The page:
Stop reading now if you are afraid of spoilers. Major plot points are mentioned in the next paragraph.
But then, with a cowardice remarkable given the inevitability of the film’s, and the parent corporation’s, financial success, The Rise of Skywalker backs away from all that. In the interest of answering the stupidest complaint about the two previous films in the series, Abrams brings back the Emperor and makes him Rey’s grandfather. Somehow. It’s frankly the dumbest circle-closing retcon in Star Wars since Lucas made Leia Luke’s twin sister in Return of the Jedi. But at least that was merely tacked on, and not the premise for the entire movie. It seems that our good pal Emperor Palpatine survived his fall at the end of Jedi (sorry Vader, you died for nothing!) and has been hiding out in uncharted space on the Sith home-world for decades, hissing at ghosts and making experimental people and building a massive fleet of Star Destroyers (which are parked on the planet for some reason rather than flying around in space like, you know, spaceships). And also everyone of these Sith Star Destroyers (manned by apparently billions of people who come from, somewhere) has a Death Star laser on it that can blow up a planet. He wanted to capture Rey when she was a kid but he lost her somehow and then I guess gave up for 20 years. But now he’s back and wants Kylo Ren to bring her to him so she can sit in his chair.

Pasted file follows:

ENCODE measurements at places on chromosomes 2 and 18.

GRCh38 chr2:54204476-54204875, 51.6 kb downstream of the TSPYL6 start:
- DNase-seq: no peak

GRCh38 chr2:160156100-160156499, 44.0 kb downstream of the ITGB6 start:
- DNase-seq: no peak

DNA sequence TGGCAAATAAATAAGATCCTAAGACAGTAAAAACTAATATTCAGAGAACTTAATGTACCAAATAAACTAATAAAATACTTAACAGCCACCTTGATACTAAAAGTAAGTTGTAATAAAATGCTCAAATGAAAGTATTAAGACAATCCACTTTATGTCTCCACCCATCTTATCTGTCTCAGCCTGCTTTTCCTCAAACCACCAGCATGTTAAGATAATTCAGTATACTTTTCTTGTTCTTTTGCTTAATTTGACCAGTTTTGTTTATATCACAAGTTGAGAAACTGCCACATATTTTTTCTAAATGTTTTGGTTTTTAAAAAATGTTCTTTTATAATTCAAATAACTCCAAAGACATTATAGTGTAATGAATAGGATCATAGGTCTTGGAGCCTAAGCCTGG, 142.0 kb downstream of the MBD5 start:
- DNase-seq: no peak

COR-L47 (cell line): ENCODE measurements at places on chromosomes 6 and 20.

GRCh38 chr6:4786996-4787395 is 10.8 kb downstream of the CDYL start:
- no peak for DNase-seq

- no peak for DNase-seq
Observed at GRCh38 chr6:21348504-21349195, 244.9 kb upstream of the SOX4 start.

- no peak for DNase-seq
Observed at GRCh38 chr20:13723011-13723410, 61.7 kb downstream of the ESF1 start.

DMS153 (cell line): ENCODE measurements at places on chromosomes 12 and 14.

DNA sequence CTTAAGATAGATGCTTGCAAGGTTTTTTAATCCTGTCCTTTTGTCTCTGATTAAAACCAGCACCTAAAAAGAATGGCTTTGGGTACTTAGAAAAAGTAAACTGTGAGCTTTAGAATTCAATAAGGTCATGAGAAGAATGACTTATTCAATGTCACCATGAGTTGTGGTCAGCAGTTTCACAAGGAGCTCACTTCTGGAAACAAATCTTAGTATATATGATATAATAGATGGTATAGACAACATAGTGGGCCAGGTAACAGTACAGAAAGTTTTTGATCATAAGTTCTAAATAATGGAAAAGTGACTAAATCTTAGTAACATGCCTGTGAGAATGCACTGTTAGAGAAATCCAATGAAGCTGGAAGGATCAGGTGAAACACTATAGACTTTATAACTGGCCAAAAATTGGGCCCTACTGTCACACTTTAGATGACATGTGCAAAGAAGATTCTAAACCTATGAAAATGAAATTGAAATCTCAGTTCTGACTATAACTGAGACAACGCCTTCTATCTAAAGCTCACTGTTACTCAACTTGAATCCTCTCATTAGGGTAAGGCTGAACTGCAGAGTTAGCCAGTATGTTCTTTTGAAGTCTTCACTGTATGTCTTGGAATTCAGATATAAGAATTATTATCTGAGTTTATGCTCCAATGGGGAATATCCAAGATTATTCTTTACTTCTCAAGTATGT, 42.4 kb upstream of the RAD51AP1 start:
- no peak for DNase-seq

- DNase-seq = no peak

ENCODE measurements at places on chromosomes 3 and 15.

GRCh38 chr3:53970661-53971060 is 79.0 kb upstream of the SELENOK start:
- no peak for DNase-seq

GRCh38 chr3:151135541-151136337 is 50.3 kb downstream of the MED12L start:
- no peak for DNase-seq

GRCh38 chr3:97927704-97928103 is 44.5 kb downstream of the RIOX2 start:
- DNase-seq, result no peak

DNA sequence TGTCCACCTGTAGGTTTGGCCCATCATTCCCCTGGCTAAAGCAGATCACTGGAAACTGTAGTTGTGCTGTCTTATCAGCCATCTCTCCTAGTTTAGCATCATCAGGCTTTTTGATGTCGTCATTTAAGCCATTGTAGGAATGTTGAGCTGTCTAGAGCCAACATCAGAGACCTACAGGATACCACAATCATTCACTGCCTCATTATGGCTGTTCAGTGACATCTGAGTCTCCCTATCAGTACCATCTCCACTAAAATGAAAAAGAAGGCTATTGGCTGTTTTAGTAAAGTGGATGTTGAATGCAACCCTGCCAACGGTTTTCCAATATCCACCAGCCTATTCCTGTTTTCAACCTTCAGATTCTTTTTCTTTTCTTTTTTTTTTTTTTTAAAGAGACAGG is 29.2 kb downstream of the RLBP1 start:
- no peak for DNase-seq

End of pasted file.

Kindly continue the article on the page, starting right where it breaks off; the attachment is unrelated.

The plot of the movie, such as it is, revolves around our heroes traveling from planet to planet looking for a map to the Emperor, then, once they find the map, trying to read it. They hop around, the First Order and Kylo always right behind them, and along the way have some adventures, the most moving of which are fake outs while the rest seem designed merely to establish the heterosexuality of Poe (who has a past with Keri Russell) and Finn (who has something important he never says to Rey). The structure of the film is established early when Poe, on the run from some TIE fighters, skips the Millennium Falcon from planet to planet in short hyperspace jumps–we’re never at any place long enough for it to seem real, but we bump into a lot of stuff while we’re there. Rose, the character at the heart of The Last Jedi, is sidelined back at the Resistance base for all these adventures, along with R2-D2 (because he and BB-8 can’t be in the same place at the same time?) and Leia, played by Carrie Fisher in what are obviously outtakes from the previous films, as the actress died before filming began. It’s not quite as ghoulish as the reanimated Peter Cushing in Rogue One, but its pretty janky: she always seems like she’s in a different scene from the other actors because, well, she is. Sidelining Rose isn’t fatal to the story, but it is a sign of Abrams’s total lack of conviction and willingness to give in to the most toxic elements of Star Wars “fandom” and it wholly undermines the ideological foundation of the series as The Last Jedi left it.